In the late months of 2019, Japanese carmaker Honda made its plan public to offer either hybrid, or fully-electric variants of every mainstream model from 2022 due to “the pace of change in regulation, the market, and consumer behavior in Europe”, said Honda Europe’s Senior VP, Tom Gardner.
But, to honor the auto-enthusiasts for one last time it seems, Honda has decided against Civic Type R’s hybrid/fully-electric version. And as a result, the Japanese auto giant has confirmed that the upcoming Type R variant of the 11th-gen Civic will boast a high-output turbo-petrol motor when it arrives in 2022, making it one of the last purely petrol-powered Hondas on sale. We’re not crying; you are!
With the hatchback’s body-style being vastly more popular than the saloon’s in Western Europe, one can only expect that the Type R will once again be based on the five-door. The over-the-top design of the current car is set to evolve, however, Honda won’t tone it down too much. After-all, they plan to play it safe.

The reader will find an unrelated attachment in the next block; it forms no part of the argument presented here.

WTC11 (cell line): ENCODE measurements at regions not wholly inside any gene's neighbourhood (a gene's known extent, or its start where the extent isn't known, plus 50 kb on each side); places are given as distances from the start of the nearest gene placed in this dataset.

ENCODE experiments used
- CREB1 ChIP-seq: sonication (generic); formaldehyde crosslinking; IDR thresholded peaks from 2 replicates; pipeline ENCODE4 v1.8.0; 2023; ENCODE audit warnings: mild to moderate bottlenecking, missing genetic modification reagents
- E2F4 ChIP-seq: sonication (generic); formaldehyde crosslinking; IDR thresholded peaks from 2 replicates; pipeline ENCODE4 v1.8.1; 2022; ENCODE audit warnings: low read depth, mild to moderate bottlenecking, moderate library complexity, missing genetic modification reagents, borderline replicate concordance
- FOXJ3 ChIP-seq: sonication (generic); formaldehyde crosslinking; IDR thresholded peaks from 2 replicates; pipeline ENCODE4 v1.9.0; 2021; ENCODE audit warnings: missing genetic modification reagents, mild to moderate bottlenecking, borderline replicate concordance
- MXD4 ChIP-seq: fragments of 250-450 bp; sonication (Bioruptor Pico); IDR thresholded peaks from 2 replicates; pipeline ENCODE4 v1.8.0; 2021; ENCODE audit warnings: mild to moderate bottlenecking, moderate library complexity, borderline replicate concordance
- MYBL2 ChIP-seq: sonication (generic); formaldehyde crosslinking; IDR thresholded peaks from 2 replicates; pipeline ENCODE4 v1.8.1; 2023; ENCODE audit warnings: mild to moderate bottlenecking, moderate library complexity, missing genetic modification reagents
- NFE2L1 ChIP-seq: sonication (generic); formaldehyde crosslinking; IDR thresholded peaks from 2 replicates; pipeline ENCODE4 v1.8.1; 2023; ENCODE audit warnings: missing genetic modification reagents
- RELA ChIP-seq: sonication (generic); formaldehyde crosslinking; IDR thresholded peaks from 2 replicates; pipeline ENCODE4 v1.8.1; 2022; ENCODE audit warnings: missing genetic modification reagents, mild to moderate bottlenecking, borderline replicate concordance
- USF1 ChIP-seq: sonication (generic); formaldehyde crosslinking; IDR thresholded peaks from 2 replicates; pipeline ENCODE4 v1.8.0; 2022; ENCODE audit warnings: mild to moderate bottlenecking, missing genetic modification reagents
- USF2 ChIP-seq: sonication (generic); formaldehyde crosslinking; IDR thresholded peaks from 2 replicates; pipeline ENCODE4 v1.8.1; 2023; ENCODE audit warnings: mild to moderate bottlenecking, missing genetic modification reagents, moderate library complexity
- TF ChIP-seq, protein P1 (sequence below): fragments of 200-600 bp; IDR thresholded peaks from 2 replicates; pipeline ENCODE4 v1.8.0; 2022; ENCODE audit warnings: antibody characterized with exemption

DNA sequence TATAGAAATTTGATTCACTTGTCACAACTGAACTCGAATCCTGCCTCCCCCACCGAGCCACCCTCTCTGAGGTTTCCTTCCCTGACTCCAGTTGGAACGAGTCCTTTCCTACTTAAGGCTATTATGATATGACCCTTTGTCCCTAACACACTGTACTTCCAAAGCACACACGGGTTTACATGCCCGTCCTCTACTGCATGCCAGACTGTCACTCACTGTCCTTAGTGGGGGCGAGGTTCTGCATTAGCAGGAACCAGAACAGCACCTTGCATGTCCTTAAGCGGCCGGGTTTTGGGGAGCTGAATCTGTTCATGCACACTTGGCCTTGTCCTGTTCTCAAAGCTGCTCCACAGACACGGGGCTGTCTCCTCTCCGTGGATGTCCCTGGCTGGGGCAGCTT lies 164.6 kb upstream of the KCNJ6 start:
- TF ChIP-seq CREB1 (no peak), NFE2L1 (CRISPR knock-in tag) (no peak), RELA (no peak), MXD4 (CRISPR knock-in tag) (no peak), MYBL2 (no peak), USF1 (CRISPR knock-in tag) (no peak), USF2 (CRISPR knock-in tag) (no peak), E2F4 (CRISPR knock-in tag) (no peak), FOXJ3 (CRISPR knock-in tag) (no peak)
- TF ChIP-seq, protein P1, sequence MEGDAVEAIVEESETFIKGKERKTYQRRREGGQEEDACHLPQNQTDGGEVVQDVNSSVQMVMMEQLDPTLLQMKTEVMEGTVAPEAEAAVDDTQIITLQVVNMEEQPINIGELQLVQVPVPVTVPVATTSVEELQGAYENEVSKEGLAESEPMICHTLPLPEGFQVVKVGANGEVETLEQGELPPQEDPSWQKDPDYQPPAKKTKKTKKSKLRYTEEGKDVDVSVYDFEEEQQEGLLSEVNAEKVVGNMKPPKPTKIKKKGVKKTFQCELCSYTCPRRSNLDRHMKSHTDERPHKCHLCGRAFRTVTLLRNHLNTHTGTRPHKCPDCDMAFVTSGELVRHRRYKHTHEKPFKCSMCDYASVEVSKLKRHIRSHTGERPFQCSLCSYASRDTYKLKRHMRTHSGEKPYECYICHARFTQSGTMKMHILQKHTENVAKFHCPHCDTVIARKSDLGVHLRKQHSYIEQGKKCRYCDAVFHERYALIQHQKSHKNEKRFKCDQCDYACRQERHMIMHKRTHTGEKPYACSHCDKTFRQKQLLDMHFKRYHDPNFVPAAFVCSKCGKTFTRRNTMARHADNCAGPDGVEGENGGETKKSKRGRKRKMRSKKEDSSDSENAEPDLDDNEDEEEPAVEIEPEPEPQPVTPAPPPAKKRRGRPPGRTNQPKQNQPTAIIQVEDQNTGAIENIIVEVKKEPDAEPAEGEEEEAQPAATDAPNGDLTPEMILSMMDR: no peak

Down the road, Honda may also offer a subtly-styled, wingless Sport Line variant. Spy shots of the next-gen hot-hatch support this thought while also revealing that the wheelbase has somewhat been increased to support an increase in the passenger space, too. You lost us at the Wingless Sport Line variant, Honda.
A “dramatic interior makeover” is what is on Honda’s to-do list for the Mk11 Civic as the top bosses think they lack quite substantially to its rivals when it comes to an infotainment system. To add, one should also expect quality improvements and a mature look and feel everywhere inside the cabin, now.
The powertrain is set to evolve too, with the exterior. A version of the current-gen’s 2.0L direct-injection turbo four-cylinder is set to power the legend, albeit with upgrades to boost performance and efficiency. Gunning for the maximum mileage is also Honda’s agenda.
Although knowing that today’s Civic Type R is on the verge of reaching its end-point with respect to the potential of a front-wheel-drive car, the outright power-on-tap may not be greater than 316bhp that is being offered as of now, but the response of the turbocharger and torque delivery may see improvements.
With no major changes to the chassis, the Type R should retain the dual-axis strut front-suspension, with an advanced version of the limited-slip differential to help control the power coming via the front-axle. At the rear, a multi-link set-up along with adaptive damping will make way for better differentiation between comfort and sport modes.
As for the prices, the next-gen Type R is likely to stick to its roots and launch with no substantial increase in the bucks meaning the hot-hatch should start from around 35,000GBP.